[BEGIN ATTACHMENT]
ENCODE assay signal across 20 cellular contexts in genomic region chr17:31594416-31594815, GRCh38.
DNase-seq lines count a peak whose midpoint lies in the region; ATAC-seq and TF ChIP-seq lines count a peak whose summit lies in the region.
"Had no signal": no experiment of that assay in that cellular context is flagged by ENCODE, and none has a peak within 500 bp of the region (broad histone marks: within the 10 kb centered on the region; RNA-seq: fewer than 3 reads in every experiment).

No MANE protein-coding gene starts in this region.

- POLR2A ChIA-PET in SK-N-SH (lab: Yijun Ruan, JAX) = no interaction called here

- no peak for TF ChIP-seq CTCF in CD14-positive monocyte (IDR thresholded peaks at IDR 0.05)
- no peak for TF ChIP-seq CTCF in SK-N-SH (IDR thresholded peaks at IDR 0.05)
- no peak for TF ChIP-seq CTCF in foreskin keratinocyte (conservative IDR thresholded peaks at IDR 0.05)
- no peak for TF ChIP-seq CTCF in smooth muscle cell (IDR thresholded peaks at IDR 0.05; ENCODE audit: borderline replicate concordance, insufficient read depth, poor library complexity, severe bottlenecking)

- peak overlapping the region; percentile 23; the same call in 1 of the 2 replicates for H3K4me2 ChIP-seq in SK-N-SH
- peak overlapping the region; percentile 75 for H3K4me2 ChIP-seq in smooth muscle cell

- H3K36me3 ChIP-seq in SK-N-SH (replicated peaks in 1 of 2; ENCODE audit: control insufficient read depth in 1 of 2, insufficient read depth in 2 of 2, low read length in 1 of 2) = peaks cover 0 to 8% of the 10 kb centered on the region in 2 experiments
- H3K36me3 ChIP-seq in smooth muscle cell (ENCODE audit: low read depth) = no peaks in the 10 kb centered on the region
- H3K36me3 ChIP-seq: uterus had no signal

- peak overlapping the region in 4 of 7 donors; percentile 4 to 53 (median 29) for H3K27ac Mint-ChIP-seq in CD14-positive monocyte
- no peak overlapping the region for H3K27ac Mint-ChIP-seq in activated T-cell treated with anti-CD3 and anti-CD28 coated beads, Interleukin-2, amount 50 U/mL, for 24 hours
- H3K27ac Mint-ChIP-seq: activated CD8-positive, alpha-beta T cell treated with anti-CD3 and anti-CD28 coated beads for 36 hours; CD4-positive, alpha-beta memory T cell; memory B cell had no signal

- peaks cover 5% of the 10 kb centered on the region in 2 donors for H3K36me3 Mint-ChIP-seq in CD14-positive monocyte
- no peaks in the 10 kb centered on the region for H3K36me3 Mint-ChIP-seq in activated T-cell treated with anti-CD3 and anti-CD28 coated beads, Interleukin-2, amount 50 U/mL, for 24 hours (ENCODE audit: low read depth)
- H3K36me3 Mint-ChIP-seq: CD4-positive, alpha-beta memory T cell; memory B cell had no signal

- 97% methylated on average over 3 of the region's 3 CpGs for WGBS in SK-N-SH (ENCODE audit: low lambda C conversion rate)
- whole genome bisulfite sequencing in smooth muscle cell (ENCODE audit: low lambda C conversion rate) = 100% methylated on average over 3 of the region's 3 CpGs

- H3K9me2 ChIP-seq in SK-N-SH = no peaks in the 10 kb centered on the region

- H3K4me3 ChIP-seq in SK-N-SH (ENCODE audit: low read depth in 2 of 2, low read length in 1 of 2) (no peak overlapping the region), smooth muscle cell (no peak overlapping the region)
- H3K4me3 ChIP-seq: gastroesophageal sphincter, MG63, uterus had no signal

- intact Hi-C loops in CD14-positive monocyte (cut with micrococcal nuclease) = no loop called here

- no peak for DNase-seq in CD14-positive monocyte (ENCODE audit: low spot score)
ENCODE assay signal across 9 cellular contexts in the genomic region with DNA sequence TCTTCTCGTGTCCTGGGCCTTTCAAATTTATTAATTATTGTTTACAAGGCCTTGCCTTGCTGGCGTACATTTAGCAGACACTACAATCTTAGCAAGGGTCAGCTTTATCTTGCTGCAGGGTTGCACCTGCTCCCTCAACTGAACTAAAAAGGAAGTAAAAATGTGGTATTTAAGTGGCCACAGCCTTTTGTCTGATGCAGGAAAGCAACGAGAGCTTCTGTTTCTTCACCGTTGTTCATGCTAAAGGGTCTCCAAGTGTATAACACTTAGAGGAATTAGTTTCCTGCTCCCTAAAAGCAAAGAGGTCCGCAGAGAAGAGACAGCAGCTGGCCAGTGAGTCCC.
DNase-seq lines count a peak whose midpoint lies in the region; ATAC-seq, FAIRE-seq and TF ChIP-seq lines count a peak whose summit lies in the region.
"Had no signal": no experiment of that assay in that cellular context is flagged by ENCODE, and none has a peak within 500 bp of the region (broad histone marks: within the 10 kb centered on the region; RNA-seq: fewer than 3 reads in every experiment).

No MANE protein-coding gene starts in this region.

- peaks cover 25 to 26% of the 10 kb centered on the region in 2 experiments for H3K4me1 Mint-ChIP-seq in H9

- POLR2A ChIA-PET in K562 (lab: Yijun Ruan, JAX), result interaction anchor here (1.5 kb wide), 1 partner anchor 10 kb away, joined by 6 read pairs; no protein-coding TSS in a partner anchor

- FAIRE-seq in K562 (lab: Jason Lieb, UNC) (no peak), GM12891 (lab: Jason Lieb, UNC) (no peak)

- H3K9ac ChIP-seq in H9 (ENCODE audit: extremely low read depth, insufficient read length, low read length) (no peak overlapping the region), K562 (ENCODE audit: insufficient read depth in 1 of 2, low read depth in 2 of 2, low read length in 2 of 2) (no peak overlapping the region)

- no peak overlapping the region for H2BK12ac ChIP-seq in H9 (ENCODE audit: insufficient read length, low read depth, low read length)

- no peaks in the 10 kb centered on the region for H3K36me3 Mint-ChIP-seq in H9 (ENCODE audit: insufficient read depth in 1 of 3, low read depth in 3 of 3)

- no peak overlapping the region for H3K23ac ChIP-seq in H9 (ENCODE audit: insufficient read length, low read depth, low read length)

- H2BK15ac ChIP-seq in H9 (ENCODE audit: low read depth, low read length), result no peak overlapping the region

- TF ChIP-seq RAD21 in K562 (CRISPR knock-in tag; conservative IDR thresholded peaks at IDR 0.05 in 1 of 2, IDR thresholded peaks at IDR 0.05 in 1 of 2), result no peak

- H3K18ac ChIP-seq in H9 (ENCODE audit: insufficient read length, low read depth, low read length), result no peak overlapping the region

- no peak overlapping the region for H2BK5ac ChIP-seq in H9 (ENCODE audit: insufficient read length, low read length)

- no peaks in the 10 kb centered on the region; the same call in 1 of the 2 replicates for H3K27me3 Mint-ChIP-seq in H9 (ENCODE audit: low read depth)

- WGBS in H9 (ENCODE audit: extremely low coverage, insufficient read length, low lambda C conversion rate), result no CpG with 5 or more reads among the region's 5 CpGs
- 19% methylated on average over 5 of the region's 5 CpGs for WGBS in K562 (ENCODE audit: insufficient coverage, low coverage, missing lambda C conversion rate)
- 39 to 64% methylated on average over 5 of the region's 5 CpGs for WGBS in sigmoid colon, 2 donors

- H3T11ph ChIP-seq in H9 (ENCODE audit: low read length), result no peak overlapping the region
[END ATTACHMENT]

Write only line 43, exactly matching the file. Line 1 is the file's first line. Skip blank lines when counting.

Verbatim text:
- no peaks in the 10 kb centered on the region; the same call in 1 of the 2 replicates for H3K27me3 Mint-ChIP-seq in H9 (ENCODE audit: low read depth)